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Lynne writes: "Greetings to all librarians. I am Lynne Martin Erickson. I have been the fiscal agent for The Hollywood Librarian documentary film since 2004. I post this in the hope that librarians will respond immediately and repost widely.
As many of you know, this wonderful film is the result of the tireless efforts of one person: Ann Seidl. She single-handedly raised $200,000 to make and distribute this movie, worked on it for over 8 years and she is still working to get it seen by as many members of our public as possible. She is traveling throughout the US and the world to promote the film. Thanks to the librarian network, the film is being seen in dozens of locations by hundreds and even thousands of people.
While Ann has devoted her full-time work to this cause, she has been paid very little. She insists she is not in it for the money. I can guarantee that is the case. She wouldn't say this to you, but I can assure you that Ann is broke.
During the Banned Book Week release, when tickets sold for $8, we took in about $10,000, but less than $400 was profit. These days, she is asking for a small fee to screen the film but that money is to fund the editing and authoring process for the DVD which she wants to make available this fall. But she must have some financial support to go on working on the film. We can't let her stop working on the film to take other employment when she is so close to finishing.
If you are a fan of The Hollywood Librarian or of Ann, I am asking you to send her your financial encouragement. -- Read More
From Radio Iowa News:
"The Iowa Senate Wednesday voted down a proposal to require libraries which get state funds to restrict loaning R-rated movies to kids under 18-years old. Brad Zahn, a Republican from Urbandale, offered the amendment to an education appropriations bill. . . . The proposed ban was defeated by a vote of 31 to 17."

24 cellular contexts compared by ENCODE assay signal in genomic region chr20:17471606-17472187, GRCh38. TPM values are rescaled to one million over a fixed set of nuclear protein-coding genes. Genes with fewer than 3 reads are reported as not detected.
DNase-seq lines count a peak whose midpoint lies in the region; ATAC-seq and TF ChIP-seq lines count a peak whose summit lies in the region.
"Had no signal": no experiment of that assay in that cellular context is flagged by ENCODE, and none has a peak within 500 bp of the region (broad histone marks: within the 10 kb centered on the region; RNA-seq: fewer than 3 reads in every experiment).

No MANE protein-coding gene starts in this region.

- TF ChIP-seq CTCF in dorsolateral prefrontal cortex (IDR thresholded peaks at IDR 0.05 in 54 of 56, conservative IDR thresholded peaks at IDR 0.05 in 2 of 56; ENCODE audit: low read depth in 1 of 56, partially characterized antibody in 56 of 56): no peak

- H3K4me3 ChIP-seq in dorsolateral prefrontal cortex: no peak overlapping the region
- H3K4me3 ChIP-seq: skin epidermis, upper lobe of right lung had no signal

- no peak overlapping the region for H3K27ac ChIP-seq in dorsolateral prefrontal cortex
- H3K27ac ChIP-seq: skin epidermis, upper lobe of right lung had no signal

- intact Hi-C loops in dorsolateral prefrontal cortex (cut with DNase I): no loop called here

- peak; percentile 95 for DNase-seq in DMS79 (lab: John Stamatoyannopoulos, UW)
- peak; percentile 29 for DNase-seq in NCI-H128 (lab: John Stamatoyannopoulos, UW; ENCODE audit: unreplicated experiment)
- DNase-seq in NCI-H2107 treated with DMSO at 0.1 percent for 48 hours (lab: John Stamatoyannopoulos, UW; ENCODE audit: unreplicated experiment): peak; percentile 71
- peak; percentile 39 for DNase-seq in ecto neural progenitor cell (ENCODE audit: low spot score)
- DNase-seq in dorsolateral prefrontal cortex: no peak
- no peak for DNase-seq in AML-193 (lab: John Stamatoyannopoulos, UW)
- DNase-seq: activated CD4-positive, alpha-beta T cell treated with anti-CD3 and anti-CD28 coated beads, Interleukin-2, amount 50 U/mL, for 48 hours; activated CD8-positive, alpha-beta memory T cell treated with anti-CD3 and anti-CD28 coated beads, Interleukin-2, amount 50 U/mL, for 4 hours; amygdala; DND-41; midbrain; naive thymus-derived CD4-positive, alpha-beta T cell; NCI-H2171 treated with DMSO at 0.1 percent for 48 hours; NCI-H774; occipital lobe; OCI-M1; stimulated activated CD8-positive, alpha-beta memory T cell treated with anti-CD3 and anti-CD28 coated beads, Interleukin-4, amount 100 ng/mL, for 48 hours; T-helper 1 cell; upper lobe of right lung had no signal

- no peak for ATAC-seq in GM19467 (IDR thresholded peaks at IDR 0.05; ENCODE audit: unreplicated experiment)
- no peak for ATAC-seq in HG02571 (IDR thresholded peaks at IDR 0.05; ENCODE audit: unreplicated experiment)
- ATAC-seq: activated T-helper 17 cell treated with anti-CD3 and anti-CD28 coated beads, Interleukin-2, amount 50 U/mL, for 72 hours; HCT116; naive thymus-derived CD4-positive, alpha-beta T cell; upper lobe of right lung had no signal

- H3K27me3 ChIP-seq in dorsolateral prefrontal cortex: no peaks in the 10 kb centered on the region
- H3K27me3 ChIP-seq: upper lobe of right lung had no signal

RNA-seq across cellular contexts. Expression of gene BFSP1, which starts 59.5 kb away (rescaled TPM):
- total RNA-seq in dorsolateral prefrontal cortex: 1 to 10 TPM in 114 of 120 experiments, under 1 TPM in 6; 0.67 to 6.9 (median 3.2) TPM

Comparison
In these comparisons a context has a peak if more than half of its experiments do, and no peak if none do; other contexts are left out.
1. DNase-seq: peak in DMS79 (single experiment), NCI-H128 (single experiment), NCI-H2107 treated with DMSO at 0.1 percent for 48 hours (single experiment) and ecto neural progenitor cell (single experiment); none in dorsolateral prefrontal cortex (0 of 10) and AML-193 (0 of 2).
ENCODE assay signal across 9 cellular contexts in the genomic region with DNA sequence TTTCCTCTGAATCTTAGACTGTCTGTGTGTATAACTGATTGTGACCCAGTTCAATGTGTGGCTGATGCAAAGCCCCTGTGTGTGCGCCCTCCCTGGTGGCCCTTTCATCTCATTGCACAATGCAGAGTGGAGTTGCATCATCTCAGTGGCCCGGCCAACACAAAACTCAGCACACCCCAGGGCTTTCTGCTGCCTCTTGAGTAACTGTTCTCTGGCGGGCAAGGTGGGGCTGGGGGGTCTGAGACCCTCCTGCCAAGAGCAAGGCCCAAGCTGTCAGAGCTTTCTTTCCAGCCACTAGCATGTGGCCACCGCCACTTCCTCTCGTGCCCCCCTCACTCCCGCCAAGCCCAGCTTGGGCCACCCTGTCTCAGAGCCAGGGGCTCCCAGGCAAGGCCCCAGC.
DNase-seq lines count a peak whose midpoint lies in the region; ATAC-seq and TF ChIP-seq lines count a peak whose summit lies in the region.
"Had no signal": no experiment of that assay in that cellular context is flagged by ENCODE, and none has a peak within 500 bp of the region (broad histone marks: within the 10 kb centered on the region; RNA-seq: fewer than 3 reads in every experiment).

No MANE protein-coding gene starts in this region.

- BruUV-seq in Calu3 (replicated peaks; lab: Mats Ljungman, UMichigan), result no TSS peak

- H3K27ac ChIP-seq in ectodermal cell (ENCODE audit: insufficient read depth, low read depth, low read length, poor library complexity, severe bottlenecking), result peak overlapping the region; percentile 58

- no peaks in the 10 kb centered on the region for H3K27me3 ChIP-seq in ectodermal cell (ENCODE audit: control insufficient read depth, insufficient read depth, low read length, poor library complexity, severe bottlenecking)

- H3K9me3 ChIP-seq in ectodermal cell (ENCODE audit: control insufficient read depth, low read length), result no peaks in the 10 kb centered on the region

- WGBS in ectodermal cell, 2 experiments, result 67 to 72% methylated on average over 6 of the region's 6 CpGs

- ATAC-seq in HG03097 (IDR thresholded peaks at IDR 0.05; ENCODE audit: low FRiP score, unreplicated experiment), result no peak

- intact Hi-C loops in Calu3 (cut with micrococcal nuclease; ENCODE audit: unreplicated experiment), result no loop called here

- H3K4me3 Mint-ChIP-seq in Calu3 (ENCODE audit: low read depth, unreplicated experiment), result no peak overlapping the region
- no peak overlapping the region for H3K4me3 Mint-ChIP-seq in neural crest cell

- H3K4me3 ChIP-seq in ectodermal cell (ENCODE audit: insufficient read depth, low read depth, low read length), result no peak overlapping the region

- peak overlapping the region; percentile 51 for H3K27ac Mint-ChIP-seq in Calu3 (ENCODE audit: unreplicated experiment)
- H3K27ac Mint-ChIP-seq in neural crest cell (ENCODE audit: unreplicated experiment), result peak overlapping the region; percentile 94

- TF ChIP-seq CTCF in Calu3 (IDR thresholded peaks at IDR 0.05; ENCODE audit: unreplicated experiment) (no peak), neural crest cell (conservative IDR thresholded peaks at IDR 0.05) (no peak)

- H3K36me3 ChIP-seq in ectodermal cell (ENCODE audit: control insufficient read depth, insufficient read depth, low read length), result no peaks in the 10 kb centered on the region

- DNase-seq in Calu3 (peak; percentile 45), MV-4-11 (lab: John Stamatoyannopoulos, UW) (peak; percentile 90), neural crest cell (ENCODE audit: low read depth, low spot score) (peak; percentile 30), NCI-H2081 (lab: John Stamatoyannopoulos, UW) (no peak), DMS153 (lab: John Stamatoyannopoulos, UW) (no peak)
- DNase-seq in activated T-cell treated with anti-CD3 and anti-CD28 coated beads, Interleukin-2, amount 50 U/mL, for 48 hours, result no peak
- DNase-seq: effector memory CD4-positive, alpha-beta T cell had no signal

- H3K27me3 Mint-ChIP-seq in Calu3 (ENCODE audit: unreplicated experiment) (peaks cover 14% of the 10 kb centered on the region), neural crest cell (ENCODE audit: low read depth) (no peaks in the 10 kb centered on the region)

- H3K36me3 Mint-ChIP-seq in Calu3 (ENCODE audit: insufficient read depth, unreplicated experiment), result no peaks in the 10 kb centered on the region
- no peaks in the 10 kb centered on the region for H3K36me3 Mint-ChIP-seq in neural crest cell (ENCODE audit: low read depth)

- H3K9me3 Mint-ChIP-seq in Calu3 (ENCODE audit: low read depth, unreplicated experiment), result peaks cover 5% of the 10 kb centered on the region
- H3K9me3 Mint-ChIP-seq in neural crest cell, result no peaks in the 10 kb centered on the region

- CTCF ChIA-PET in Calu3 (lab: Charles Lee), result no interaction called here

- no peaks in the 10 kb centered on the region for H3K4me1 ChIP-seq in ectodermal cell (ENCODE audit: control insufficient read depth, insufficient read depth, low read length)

Gas and food prices might be siphoning cash from Minnesotans' wallets, but thousands are saving on one of life's small pleasures by checking out free DVDs from the local library for their movie night.
The service is wildly popular: The suburban branches of the Hennepin County Library have 58,244 DVDs comprising 11,180 titles -- with 70 percent of discs for grownups being checked out at any given time. By comparison, the average Blockbuster store in the Twin Cities has 5,000 titles.
Photo Gallery from EW.com
"Okay, maybe all these library scenes aren't as ''sexy'' as the naughtiness in ''Atonement'' but it's National Library Week -- why quibble?"
and yes, they expect you to click "Next" 18 more times to see all the photos...... aaarrrgh!
There are a lot of people out there who don't want the Harry Potter phenomenon to be over, and this news will surely give them some comfort.
In the March 10 issue of Newsweek -- available here -- an article cites Netflix's disapproval of the Sanbornton (NH) Public Library's use of the Netflix service to expand its offerings of DVDs. The library's original press release is available here. How Newsweek picked up on it is a bit of mystery. The Library has contacted Netflix and is waiting to see if any dialogue is possible.
Oops: A mislabeled calendar item for a recent Monday Matinee showing at the Kenton County Library prompted several residents to voice concerns last week. The movie in question was "I Now Pronounce You Chuck and Larry." Although the movie is rated PG-13, the library listed the event as appropriate for "Ages 7-12."
Instead, the movie was supposed to have been listed for "Grades 7-12."
"We certainly wouldn't allow a 10-year-old to see a PG-13 movie," said Becky Bowen, the new branch manager at the Independence library.
Netflix has a series of movies that you can watch on your computer for no additional cost to your subscription if you are a Netflix member. There is a documentary called "Stone Reader" that is available as a movie to watch instantly at Netflix.
The "Stone Reader" documentary receives very strong reviews. People either love it or hate it. Roger Ebert gave the movie 3.5 stars out of 4 in his review of the documentary.
The New York Times has an interesting article about the documentary and the book that the documentary is focused on. You can find the NYT article here.
So if you subscribe to Netflix you can watch the movie without having to wait for it to arrive in the mail. If you don't want to watch the movie on your computer it is also available on DVD from Netflix. Blockbuster also has the movie on DVD if you subscribe to their service. And don't forget your local library they probably have it to.
News from the world of cinema about a new movie in the works from Emilio Estevez entitled "The Public"...from Reuters.
Here's the April 2007 op-ed in the LA Times (plot source for the movie), written by Chip Ward, recently retired as the Assistant Director of the Salt Lake City Public Library System, entitled "What They Didn't Teach Us in Library School."